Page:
The bipartisan organization of the nation’s governors sent a letter to Congressional leaders summarizing why states may need more federal support to effectively respond to the coronavirus pandemic.

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  • The Volker Alliance

Special Briefing Series: The Impact of COVID-19 on the Fiscal Outlook of State and Local Governments

The Volker Alliance presents a series of briefings about the economic damage and long-term effects the coronavirus is having on state and local budgets.

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How Does the Coronavirus Affect the Long-term Outlook?

This crisis has revealed a lack of preparedness on many fronts, including our fiscal condition. America entered the pandemic with already high and rising debt and deficits due to structural factors in our budget. As we take necessary steps to fight the coronavirus, it’s clear that our fiscal outlook will worsen significantly. Once the current crisis is over, we must come to terms with our lack of national preparedness and our inability to plan for the future in many areas.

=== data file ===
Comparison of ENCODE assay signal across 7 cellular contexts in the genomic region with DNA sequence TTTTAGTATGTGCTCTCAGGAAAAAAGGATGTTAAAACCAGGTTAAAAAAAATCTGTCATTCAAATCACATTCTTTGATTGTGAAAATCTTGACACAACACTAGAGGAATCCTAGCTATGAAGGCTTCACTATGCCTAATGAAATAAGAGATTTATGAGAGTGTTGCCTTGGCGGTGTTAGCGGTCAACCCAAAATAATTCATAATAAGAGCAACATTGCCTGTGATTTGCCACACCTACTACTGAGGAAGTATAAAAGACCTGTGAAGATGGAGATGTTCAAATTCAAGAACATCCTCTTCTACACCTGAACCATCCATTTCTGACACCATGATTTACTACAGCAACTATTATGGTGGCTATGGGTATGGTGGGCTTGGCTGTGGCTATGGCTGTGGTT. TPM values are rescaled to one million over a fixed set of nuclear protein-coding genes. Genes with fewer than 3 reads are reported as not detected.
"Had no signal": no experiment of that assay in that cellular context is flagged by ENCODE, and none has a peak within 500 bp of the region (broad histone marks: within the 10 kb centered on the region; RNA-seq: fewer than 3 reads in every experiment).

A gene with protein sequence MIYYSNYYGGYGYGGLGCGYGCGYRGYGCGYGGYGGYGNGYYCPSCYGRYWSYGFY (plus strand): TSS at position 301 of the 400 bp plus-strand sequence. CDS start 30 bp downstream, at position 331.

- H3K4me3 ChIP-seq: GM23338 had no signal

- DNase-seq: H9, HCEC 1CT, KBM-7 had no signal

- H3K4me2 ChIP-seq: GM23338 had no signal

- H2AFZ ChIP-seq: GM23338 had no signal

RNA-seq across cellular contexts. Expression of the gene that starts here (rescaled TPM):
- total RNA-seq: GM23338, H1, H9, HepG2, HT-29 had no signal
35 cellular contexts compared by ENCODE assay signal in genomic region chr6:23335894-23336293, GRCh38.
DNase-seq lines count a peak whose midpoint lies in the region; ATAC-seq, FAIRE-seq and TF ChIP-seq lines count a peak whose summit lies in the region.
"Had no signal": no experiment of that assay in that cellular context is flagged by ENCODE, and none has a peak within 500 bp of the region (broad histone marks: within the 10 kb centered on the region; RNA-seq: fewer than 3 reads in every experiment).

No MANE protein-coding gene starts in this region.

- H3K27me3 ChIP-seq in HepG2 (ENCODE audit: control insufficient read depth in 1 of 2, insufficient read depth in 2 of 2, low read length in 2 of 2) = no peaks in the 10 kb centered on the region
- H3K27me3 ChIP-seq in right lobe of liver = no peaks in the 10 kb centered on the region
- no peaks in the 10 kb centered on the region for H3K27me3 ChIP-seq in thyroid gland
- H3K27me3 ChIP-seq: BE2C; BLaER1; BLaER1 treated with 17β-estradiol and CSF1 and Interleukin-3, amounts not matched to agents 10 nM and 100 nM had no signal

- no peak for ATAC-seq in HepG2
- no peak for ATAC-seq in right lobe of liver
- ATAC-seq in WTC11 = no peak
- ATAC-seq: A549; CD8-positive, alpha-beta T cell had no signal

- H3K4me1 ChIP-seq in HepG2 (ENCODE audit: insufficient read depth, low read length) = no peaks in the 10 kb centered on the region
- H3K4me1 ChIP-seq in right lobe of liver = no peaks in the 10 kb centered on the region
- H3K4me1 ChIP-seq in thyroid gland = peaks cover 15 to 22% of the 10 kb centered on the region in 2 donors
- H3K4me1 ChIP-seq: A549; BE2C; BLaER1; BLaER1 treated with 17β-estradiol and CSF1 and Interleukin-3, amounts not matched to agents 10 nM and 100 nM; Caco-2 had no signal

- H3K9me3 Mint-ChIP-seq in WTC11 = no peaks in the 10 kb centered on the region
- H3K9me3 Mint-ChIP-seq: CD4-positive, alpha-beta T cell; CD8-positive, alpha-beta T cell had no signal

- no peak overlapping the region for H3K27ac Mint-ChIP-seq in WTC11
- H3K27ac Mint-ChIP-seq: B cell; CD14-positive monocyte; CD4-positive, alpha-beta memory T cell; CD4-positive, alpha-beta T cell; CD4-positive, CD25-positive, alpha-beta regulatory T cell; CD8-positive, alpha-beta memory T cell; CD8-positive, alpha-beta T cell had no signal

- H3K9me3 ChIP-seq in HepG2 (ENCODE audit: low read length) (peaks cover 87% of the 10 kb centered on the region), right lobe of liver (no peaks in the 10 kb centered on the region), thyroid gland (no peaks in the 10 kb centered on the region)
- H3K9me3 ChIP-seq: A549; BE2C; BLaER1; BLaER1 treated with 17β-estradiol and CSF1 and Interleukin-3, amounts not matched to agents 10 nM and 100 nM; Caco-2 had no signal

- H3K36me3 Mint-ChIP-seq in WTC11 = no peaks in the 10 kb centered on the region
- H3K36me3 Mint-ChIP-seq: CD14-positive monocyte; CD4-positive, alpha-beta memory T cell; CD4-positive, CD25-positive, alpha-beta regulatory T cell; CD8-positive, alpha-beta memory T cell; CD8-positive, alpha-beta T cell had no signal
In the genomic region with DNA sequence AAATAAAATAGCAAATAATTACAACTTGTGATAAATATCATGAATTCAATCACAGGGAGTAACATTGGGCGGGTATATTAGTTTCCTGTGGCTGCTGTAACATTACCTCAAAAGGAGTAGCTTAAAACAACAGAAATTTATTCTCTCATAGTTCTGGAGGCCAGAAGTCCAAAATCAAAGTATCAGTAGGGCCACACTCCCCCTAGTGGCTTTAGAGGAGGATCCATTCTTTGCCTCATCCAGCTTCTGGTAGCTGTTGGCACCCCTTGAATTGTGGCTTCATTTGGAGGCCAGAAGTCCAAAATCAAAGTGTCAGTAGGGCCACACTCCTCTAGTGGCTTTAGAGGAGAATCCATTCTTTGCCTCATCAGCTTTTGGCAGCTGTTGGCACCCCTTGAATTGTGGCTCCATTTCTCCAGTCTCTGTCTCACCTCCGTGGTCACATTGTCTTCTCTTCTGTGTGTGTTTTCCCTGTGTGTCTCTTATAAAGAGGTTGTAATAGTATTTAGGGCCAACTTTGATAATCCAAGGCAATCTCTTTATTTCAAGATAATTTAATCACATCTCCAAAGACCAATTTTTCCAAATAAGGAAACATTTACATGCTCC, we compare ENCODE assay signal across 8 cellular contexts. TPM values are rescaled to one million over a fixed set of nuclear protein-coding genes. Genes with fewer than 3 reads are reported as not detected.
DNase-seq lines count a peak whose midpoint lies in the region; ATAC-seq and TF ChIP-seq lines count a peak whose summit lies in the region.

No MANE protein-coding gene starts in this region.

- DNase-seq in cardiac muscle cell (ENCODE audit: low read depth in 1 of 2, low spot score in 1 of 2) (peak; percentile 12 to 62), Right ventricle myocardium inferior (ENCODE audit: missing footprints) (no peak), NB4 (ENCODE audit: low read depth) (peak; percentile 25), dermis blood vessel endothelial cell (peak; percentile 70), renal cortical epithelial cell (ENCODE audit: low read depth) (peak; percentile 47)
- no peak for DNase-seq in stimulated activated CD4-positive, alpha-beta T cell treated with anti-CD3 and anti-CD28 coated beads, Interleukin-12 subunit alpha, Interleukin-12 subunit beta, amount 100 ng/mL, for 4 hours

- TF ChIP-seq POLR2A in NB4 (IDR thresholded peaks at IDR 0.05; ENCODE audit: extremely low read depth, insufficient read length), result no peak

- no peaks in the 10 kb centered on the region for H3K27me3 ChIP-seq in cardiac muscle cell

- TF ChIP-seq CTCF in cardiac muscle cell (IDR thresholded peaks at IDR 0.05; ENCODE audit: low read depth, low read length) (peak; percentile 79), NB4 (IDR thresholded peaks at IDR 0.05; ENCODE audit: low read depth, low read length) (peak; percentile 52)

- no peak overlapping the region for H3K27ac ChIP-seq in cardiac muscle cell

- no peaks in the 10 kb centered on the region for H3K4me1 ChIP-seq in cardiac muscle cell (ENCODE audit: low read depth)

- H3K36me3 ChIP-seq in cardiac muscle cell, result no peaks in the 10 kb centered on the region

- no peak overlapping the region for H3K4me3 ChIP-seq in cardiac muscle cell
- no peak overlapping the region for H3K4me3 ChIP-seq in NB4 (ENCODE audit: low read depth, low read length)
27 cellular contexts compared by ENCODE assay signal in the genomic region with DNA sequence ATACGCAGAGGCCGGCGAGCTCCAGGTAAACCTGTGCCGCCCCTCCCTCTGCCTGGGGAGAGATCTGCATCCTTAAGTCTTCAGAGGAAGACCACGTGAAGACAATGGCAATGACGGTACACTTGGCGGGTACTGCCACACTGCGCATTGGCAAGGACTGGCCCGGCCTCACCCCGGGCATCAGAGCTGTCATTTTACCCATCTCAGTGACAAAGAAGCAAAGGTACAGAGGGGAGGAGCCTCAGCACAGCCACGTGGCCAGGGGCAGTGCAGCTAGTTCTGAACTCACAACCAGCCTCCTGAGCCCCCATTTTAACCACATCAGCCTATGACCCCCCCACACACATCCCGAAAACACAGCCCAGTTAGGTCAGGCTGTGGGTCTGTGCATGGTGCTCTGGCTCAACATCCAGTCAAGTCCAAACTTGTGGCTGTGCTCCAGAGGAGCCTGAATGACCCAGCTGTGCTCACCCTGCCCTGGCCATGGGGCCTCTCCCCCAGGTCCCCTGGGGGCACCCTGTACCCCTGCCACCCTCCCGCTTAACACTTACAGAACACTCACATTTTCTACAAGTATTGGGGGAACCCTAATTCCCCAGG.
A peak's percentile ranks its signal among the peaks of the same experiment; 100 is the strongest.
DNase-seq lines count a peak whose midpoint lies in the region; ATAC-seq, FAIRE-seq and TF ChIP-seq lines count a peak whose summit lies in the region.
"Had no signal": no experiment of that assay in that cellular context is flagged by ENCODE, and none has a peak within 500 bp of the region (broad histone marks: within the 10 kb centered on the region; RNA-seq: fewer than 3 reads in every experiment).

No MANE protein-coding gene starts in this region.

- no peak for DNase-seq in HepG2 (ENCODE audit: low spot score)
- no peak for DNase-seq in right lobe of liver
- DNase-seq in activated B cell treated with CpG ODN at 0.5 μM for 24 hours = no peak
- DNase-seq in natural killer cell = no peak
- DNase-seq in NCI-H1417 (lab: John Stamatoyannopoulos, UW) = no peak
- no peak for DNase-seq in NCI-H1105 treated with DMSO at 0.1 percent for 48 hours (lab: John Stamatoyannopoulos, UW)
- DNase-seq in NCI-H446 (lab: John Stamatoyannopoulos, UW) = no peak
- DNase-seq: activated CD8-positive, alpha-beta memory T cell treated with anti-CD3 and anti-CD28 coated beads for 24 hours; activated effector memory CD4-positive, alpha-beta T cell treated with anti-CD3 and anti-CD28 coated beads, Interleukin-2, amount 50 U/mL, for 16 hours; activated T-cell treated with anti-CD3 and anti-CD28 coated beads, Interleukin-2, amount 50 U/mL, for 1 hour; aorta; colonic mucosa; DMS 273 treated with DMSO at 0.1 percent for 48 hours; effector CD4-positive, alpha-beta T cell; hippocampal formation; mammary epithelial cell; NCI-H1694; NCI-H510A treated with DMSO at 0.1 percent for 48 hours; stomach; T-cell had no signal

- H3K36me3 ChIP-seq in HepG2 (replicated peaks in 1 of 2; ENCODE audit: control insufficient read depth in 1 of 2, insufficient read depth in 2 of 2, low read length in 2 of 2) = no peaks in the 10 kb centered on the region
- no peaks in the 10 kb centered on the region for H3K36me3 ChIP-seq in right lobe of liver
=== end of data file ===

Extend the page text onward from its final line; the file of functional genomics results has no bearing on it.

The National Debt and Deficit

The national debt is a key issue for America’s future.

Legislation to Fight Pandemic Has Reduced Federal Revenues by $500 Billion

The coronavirus relief bills included multiple tax credits and tax incentives that will reduce federal revenues over the next decade.

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The Current Federal Deficit and Debt

The coronavirus pandemic is affecting the U.S. fiscal picture. Explore the monthly statistics on the federal budget and the national debt here.

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What Role Has Federal Debt Played in the Response to the COVID-19 Pandemic?